# HTML Fundamentals

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This lesson covers HTML Fundamentals.

# HTML Fundamentals

• HTML, HyperText Markup Language

• give meaning to otherwise plain text, which the browser can then use to determine how to display that text.
• HTML is not a programming language but rather a markup language
• In modern usage, HTML describes the semantic meaning of content: it marks what content is a heading, what content is a paragraph, what content is a definition, what content is an image, what content is a hyperlink, and so forth.
• HTML Elements

• case insensitive, but always write in all lowercase

• Line breaks and white space around tags (including indentation) are ignored

• Some Example Elements

<h1>: a 1st-level heading </h1>
<h2>: a 2nd-level heading (and so on, down to <h6>)
<p>: a paragraph of text
<a>: an “anchor”, or a hyperlink
<img>: an image
<button>: a button
<em>: emphasized content. Note that this doesn’t mean italic (which is not semantic), but emphasized (which is semantic). The same as _text_ in Markdown.
<strong>: important, strongly stated content. The same as **text** in Markdown
<ul>: an unordered list (and <ol> is an ordered list)
<li>: a list item (an item in a list)
<table>: a data table
<form>: a form for the user to fill out
<svg>: a Scalable Vector Graphic (a “coded” image)
<circle>: a circle (in an <svg> element)
<div>: a division (section) of content. Also acts as an empty block element (one followed by a line break)
<span>: a span (section) of content. Also acts as an empty inline element (one not followed by a line break)


• <!-- this is a comment -->

• Attributes

<tag attributeA="value" attributeB="value">
content
</tag>

<a href="https://google.com">Google</a>
<img src="pic.jpg" alt="text">

• Global Attributes

• id

• Every HTML element can include an id attribute, which is used to give it a unique identifier so that you can refer to it later (e.g., from CSS or JavaScript).

• id attributes are named like variable names, and must be unique on the page

<h1 id="title">My Web Page</h1>

• The id attribute is most commonly used to create “bookmark hyperlinks”, which are hyperlinks to a particular location on a page.

• You do this by including the id as the fragment of the URI to link to (e.g., after the # in the URI).

<a href="index.html#title">Link to title</a>
<a href="#title">Link to element on current page with id=title</a>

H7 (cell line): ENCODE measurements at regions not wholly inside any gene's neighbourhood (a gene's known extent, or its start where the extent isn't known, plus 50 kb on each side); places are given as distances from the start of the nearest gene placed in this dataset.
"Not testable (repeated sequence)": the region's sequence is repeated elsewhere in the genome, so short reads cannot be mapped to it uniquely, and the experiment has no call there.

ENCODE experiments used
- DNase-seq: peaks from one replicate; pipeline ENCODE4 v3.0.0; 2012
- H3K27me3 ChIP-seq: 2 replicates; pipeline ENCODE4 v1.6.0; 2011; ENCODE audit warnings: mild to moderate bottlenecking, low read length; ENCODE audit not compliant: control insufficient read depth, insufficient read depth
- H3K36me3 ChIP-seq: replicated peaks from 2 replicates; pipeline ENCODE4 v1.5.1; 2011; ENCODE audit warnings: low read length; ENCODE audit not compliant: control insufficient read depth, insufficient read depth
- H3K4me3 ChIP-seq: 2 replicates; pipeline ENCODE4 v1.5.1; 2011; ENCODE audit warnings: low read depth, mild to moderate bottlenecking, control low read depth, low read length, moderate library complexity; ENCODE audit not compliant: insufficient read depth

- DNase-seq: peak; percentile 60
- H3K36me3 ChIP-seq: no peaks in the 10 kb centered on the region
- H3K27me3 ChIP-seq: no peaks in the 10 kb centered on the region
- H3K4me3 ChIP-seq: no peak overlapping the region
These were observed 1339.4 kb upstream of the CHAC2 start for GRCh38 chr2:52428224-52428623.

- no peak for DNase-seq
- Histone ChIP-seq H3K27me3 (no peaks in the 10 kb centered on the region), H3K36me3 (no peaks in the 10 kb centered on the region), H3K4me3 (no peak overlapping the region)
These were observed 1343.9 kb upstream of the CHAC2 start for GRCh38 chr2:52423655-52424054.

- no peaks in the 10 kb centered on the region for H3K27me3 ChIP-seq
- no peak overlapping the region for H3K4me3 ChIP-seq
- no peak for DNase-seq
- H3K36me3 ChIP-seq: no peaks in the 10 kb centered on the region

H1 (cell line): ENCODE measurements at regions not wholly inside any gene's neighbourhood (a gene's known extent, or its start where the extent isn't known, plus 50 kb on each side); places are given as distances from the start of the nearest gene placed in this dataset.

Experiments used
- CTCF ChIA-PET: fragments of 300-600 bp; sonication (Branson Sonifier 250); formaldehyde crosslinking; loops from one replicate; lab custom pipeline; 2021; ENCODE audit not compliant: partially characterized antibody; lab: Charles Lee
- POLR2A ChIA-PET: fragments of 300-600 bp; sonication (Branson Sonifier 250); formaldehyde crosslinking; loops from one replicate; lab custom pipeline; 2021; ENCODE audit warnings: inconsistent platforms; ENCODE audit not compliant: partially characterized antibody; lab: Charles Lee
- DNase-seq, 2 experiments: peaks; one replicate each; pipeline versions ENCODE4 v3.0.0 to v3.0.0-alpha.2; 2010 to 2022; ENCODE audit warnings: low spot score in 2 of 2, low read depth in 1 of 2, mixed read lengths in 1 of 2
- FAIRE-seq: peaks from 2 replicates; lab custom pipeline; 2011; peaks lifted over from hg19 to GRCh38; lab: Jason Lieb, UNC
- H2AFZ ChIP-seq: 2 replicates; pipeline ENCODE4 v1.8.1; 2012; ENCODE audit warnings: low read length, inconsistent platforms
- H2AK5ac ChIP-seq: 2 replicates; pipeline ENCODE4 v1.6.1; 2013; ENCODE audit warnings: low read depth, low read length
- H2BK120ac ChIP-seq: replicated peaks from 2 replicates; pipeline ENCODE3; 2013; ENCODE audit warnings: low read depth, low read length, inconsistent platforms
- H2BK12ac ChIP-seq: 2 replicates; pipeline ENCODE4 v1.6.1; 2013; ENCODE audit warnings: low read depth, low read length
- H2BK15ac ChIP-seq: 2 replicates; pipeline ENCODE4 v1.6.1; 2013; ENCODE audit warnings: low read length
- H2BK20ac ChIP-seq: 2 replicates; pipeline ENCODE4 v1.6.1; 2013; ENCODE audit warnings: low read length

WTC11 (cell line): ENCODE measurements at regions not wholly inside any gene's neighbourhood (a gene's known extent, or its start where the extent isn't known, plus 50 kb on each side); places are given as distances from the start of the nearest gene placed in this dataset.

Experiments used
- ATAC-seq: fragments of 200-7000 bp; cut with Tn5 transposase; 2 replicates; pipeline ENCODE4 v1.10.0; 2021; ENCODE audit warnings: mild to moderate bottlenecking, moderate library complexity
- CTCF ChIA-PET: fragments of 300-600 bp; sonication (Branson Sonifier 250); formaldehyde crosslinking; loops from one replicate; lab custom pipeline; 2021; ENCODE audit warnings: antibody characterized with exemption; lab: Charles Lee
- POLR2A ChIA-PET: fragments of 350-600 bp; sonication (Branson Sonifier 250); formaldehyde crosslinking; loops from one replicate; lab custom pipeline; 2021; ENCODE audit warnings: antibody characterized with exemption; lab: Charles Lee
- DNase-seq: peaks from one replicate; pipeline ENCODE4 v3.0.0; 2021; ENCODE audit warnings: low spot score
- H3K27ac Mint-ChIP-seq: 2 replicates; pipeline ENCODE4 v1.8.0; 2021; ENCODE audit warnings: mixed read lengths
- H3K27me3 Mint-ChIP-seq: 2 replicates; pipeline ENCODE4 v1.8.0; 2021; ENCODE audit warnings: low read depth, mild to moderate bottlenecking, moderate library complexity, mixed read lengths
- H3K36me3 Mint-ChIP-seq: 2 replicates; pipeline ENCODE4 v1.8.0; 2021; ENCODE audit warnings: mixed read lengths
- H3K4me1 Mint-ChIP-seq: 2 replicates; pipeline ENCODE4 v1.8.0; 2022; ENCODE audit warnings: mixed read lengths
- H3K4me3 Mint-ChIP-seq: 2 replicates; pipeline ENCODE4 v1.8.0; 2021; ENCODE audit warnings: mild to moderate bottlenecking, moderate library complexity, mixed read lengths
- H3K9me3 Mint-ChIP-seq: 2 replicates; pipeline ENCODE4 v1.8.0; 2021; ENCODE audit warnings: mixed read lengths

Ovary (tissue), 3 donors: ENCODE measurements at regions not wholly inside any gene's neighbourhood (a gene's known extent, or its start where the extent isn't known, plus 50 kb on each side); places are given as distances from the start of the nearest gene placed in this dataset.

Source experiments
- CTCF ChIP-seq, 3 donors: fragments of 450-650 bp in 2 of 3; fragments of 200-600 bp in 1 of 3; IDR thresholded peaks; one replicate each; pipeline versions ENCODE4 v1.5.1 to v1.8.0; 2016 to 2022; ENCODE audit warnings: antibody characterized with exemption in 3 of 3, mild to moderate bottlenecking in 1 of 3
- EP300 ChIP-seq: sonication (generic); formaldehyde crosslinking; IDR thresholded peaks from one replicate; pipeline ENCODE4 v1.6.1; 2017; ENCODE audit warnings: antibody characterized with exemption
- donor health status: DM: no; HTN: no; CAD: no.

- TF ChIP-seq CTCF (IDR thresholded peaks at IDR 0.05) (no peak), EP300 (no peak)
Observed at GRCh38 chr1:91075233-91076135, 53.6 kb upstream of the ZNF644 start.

• lang

• indicate the language in which the element’s content is written. Programs reading this file might use that to properly index the content, correctly pronounce it via a screen reader, or even translate it into another language

<p lang="sp">No me gusta</p>

• Specify default language of the page

  <html lang="en">

• Empty Elements

• no closing tag

<img src="picture.png" alt="description of image for screen readers and indexers">

• Nesting Elements

![An example of element nesting: the element is nested in the <h1> element’s content.](https://info340.github.io/img/html/nesting.png)

• This model of HTML as a tree of “nodes”—along with an API (programming interface) for manipulating them— is known as the Document Object Model (DOM).

• Block vs. Inline Elements

• Block elements form a visible “block” on a page
• they will be on a new line from the previous content, and any content after it will also be on a new line. These tend to be structural elements for a page
• headings (<h1>), paragraphs (<p>), lists (<ul>), etc.
• A <div> (“division”) is the most basic block element: it represents a block of content but provides no other semantic meaning.
• Inline elements are contained “in the line” of content.
• No line break
• used to modify the content rather than set it apart, such as giving it emphasis () or declaring that it to be a hyperlink ()
• A is the most basic inline element: it represents an inline span of content but provides no other semantic meaning
• It is invalid to nest a block element inside of an inline element
• Each element has a different default display type (e.g., block or inline, but it is also possible to change how an element is displayed using CSS
• Web Page Structure

• Doctype Declaration

• All HTML files start with a document type declaration, commonly referred to as the “Doctype.” This tells the rendering program (e.g., the browser) what format and syntax your document is using.
<!DOCTYPE html>
<html lang="en">
...
</html>

• It isn’t technically an HTML tag (it’s actually XML)

• document “header” (the <head> is nested inside the <html> at the same level as the <body>).

• The content of the <head> element is not shown on the web page—instead it provides extra (meta) information about the document being rendered.

• title

• <title>, which specifies the “title” of the webpage:

• Browsers will show the page title in the tab at the top of the browser window, and use that as the default bookmark name if you bookmark the page.

• also used by search indexers and screen readers for the blind, since it often provides a strong signal about what is the page’s subject.
• meta

• <meta charset="UTF-8">

• tells the browser how to convert binary bits from the server into letters.

• <meta name="author" content="your name">
<meta name="description" content="description of your page">
<meta name="keywords" content="list,of,keywords,separate,by,commas">

• Web Page Template

• <!DOCTYPE html>
<html lang="en">